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The Girl in the 9/11 Bubble


Emma has two classes on September 11, but she expects that after European history, she’ll go back to her dorm and catch some of the reading of the names on television. “Sometimes there are people from camp on it.”

On campus that first day, I ask Emma if she believes in closure. “People here may believe in it,” she says. “But at home it was like, ‘Let’s see what happens.’ And at camp, there’s no need to have our grieving end. It’s what we go through. They just let us be who we want to be.”

I ask her how she’ll feel when college professors raise the subject of 9/11, or if fellow students start blaming America for the attack. “I know it’s going to be hard,” she says. “Obviously, I’m going to learn stuff I don’t want to learn. I mean, I’m not going to take any classes that are going to provoke it. And I’m not going to participate; I don’t want to. In a psychiatry class, you may have to share your story, and I’m perfectly willing to do that.” Emma says she’d like to major in child psychology. “I just don’t want to hear political aspects or other aspects or the day gone over 80 times.”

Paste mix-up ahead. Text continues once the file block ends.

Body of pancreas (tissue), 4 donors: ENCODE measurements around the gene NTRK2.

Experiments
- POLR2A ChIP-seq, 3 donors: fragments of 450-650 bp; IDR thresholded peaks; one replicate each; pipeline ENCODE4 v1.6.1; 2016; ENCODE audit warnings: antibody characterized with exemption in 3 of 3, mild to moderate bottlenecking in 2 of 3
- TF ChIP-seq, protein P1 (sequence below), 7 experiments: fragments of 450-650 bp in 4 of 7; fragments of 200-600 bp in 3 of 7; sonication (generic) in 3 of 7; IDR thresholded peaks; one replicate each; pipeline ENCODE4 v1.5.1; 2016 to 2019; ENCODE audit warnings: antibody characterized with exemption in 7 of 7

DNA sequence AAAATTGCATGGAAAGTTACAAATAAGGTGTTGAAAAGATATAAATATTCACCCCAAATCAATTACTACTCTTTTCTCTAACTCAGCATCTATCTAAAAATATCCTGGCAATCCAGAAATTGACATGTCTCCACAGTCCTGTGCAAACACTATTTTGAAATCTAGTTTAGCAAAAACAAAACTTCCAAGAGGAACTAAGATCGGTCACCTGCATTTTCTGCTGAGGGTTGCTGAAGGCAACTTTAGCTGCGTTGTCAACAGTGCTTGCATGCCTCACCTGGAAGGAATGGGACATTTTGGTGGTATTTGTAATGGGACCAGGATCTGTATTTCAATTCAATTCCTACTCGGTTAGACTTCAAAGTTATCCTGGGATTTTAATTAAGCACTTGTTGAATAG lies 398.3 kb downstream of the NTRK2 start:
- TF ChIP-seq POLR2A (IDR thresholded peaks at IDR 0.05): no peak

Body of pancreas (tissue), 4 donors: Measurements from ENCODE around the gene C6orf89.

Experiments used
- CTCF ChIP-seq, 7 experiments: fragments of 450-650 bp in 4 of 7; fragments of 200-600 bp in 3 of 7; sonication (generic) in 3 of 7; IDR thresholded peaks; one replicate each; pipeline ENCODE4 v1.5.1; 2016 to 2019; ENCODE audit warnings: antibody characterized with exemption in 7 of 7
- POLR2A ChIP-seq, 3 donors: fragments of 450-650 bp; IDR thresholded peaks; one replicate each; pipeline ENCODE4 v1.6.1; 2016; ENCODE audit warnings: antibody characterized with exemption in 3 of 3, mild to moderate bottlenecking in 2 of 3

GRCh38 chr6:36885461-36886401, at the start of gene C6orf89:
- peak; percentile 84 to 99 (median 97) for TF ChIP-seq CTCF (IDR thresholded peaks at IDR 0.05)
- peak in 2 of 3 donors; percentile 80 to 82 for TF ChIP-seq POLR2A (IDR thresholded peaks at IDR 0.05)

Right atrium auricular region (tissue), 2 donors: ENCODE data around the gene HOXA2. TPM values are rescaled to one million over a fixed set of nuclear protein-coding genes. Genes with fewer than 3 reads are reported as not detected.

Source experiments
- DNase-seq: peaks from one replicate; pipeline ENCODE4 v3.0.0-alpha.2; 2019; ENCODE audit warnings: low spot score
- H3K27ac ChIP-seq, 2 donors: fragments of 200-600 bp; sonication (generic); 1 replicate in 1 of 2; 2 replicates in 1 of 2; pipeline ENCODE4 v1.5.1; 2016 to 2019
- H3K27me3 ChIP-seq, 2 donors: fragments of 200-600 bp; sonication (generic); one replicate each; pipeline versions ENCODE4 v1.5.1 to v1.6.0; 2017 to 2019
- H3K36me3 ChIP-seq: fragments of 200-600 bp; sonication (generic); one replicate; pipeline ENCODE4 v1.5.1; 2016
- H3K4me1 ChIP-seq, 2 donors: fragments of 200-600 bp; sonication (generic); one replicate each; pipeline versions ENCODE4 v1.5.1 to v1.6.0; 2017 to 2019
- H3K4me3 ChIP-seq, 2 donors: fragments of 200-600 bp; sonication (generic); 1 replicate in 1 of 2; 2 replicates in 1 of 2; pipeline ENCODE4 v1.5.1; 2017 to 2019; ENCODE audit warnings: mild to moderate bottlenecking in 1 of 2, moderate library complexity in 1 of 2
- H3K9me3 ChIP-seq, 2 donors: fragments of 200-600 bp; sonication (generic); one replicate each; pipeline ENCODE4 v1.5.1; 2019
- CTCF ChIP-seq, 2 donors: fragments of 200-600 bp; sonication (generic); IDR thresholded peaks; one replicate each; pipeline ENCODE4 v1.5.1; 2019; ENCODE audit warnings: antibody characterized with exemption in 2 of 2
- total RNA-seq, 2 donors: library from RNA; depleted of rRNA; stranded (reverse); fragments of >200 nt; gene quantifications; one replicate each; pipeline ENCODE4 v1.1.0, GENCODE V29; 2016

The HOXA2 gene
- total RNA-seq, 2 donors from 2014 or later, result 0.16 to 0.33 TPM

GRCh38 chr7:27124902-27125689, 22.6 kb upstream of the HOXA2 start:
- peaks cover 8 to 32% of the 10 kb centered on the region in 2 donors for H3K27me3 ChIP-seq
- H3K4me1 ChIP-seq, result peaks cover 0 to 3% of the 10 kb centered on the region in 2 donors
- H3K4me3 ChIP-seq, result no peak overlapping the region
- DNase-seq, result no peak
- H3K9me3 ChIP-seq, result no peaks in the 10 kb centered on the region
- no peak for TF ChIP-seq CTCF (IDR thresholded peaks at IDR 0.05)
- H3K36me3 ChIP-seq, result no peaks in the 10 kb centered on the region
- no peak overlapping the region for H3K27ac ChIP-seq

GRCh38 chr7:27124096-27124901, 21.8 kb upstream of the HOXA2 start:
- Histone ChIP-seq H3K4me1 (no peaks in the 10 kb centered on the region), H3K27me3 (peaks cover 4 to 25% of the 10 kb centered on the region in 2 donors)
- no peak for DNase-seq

Then Emma tells me a story. For the past five years, on the 9/11 anniversary, she, her mother, and her brothers have taken a walk they used to take with their father to a place near Mountain Lakes called Tripod Rock. “My mother used to not let us sit under it,” Emma says, “in case, for some odd reason, the rock decided to fall after hundreds of years. We have a picture of us all sitting under it with my dad, saying, ‘Yeah! We made it under the rock!’”

That story makes her think of another one. Once, when she and her family were traveling in England, they took a walk and found themselves approaching a cliff. “My dad would always be the one who walked along the edge, and my mom and I would always be, ‘Get away! You’re going to fall! Don’t do it!’ And he’d be laughing, because he thought it was so hysterical that we were scared.”

She is smiling now, thinking of her father.

“I do wish I’d spent more time with him. He’d always be like, ‘You always hang out with your friends. Why don’t you stay at home?’”

Then, just as quickly, the smile vanishes.

“But I was a teenage girl,” she says.


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